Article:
The kidneys are a pair of organs, each about the size of a fist, located on either side of your spine. They’re responsible for purifying your blood by removing waste and excess fluid from your body. When the kidneys don’t work properly, dialysis is used to perform the function of the kidneys.
Dialysis is an artificial way of cleaning your blood. There are two different types of dialysis:
Hemodialysis is the most common type of dialysis. It uses an artificial kidney, known as a hemodialyzer, to remove waste and chemicals from your blood. To get the blood to flow to the artificial kidney, your doctor will surgically create a vascular access, or an entrance point, into your blood vessels. This vascular access will allow a larger amount of blood to flow through your body during hemodialysis treatment. This means more blood can be filtered and purified.
The two type of vascular access designed for long-term dialysis treatments are an arteriovenous (AV) fistula, which connects an artery and a vein and an AV graft, which is a looped tube. For short-term use, a catheter may be inserted into the large vein in your neck.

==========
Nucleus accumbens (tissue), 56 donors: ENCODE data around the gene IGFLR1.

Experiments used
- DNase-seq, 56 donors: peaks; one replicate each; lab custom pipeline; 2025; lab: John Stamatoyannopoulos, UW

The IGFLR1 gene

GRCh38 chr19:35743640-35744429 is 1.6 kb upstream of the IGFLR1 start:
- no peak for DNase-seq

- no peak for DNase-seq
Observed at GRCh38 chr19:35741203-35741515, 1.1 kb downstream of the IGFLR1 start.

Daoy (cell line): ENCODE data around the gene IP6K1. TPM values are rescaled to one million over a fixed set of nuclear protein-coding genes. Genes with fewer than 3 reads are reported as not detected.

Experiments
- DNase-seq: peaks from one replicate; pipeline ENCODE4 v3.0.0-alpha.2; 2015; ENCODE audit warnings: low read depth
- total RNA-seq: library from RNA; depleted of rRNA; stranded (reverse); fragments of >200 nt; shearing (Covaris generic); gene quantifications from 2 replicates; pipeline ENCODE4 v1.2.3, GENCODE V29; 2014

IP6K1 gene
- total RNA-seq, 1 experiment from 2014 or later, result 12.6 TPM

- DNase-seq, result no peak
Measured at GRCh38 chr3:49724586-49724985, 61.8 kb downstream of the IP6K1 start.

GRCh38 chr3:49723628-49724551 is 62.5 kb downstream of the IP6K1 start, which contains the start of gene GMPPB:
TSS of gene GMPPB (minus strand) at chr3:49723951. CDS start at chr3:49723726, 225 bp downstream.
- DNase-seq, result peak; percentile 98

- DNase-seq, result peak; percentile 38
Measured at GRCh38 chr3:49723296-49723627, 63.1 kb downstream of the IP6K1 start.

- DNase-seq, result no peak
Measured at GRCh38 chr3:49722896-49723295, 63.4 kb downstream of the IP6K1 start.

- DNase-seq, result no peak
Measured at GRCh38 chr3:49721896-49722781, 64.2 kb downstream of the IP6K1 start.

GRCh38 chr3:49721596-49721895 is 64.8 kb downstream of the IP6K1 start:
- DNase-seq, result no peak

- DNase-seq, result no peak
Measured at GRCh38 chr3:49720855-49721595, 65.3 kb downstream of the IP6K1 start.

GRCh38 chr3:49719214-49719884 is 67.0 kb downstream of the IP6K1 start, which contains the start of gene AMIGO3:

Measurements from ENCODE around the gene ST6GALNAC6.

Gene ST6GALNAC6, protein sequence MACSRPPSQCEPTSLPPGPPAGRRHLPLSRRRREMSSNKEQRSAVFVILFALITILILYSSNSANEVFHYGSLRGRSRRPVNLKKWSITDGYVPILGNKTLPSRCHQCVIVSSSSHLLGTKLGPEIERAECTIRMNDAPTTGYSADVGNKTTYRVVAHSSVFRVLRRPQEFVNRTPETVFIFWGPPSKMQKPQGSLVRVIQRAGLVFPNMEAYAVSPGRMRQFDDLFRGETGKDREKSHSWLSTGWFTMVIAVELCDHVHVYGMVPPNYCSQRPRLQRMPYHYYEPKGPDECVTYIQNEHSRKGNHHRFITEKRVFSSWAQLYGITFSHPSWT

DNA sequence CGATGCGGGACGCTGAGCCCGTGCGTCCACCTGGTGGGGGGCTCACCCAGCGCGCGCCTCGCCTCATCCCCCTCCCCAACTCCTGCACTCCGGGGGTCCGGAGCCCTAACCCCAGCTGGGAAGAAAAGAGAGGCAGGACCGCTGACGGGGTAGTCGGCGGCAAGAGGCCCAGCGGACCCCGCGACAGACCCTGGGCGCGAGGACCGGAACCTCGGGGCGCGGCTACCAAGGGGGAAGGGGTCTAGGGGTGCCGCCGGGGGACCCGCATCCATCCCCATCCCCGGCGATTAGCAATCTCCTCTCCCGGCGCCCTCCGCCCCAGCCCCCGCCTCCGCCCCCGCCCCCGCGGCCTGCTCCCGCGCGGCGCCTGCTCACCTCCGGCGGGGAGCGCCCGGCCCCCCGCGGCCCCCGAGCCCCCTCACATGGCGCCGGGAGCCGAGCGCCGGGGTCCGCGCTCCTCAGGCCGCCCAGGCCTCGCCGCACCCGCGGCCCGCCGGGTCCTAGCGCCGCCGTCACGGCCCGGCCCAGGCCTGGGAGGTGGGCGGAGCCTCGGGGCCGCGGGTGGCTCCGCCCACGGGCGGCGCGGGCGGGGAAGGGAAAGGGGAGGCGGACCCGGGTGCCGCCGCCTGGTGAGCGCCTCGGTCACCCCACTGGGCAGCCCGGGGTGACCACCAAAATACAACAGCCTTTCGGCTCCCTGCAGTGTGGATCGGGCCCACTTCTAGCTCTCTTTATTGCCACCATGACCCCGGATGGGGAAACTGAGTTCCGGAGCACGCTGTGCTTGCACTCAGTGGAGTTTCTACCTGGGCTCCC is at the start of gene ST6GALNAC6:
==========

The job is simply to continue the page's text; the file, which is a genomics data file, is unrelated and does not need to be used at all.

Hemodialysis treatments usually last three to five hours. The treatment is typically needed three times per week. However, hemodialysis treatment can also be done in shorter, more frequent sessions.
Most hemodialysis treatments are done at a hospital, doctor's office, or dialysis center. The length of treatment depends on your body size and the amount of waste in your body.
After you’ve been on hemodialysis for an extended amount of time, your doctor may feel that you're ready to give yourself dialysis treatments at home. This option is more common for people who will need long-term treatment.
Peritoneal dialysis involves surgery to implant a catheter into your belly area. During treatment, a special fluid called dialysate flows into your abdomen. Once the dialysate draws waste out of the bloodstream, it’s drained from your abdomen.
There are numerous different types of peritoneal dialysis, but the main ones are continuous ambulatory peritoneal dialysis and continuous cycler-assisted peritoneal dialysis. In continuous ambulatory peritoneal dialysis, your abdomen is filled and drained multiple times each day. Continuous cycler-assisted peritoneal dialysis, however, uses a machine to cycle the fluid in and out of your abdomen. It’s usually done at night while you sleep.